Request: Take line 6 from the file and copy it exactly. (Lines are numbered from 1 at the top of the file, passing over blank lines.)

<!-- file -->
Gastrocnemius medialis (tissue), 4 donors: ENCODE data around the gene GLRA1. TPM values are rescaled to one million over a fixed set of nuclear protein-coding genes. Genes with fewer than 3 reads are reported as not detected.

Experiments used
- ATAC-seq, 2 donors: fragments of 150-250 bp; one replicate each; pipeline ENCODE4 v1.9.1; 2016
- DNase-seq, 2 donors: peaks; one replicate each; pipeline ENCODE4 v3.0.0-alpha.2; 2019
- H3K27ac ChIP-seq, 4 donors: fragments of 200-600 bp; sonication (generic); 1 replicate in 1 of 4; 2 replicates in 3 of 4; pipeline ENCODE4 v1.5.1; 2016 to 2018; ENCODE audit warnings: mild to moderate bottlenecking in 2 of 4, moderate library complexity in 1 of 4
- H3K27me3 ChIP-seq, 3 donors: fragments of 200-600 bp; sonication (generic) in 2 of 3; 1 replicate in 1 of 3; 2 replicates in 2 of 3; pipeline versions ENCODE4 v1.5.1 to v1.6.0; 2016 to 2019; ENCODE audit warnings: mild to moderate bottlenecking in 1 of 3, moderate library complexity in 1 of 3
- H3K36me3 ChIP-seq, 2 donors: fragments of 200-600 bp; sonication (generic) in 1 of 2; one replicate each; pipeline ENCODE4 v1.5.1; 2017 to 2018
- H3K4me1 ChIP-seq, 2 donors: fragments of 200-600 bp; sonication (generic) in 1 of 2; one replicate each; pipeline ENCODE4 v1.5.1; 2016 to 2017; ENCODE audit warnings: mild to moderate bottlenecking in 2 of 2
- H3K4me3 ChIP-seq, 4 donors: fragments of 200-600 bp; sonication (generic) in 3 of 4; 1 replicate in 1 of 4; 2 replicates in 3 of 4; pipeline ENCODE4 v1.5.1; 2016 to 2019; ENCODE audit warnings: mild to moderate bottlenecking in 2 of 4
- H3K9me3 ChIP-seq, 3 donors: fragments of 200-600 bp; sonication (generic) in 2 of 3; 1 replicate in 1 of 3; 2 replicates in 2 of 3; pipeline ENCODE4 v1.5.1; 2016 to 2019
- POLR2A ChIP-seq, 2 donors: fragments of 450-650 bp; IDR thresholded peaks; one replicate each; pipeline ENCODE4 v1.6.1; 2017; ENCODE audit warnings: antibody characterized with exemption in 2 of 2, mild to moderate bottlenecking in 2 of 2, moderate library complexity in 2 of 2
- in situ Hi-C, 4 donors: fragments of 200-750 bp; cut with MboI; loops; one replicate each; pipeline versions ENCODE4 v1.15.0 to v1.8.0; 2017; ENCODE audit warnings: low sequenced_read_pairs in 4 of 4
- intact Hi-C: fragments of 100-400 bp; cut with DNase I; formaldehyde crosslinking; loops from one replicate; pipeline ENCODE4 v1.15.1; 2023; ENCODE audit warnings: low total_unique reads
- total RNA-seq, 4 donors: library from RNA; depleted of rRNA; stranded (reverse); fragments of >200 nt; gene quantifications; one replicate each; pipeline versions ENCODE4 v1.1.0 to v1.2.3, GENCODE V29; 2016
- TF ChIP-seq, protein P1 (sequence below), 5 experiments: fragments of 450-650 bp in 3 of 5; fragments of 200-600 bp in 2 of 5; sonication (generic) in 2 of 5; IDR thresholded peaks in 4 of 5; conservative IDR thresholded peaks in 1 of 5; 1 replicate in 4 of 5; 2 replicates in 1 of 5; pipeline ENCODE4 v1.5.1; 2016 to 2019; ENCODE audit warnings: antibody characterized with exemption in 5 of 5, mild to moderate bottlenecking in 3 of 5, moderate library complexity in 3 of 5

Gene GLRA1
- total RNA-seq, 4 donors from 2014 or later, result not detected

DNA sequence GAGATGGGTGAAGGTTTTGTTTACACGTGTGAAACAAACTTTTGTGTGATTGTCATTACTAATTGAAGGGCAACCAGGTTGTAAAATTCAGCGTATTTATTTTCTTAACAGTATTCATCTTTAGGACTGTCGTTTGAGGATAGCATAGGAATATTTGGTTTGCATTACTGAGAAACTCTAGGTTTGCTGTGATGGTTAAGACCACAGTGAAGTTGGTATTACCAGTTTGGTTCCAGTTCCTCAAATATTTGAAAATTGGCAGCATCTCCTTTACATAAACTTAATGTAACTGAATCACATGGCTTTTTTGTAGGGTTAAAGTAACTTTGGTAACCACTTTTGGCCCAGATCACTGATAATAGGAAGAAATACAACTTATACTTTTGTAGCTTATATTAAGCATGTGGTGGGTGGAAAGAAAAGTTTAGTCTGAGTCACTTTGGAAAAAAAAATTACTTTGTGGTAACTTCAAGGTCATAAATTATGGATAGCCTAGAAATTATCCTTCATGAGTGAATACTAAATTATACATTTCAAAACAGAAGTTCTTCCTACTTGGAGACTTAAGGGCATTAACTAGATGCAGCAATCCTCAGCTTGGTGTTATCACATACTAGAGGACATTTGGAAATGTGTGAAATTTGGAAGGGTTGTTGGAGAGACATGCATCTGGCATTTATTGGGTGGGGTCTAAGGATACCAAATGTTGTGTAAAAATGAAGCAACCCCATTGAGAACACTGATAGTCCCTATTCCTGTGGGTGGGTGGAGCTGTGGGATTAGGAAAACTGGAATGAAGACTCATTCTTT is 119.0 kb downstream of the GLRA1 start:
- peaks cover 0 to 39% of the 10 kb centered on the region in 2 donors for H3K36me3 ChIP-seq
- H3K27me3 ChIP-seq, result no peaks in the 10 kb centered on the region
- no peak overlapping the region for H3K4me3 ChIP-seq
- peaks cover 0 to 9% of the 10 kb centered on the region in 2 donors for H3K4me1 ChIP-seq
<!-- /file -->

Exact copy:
- H3K27me3 ChIP-seq, 3 donors: fragments of 200-600 bp; sonication (generic) in 2 of 3; 1 replicate in 1 of 3; 2 replicates in 2 of 3; pipeline versions ENCODE4 v1.5.1 to v1.6.0; 2016 to 2019; ENCODE audit warnings: mild to moderate bottlenecking in 1 of 3, moderate library complexity in 1 of 3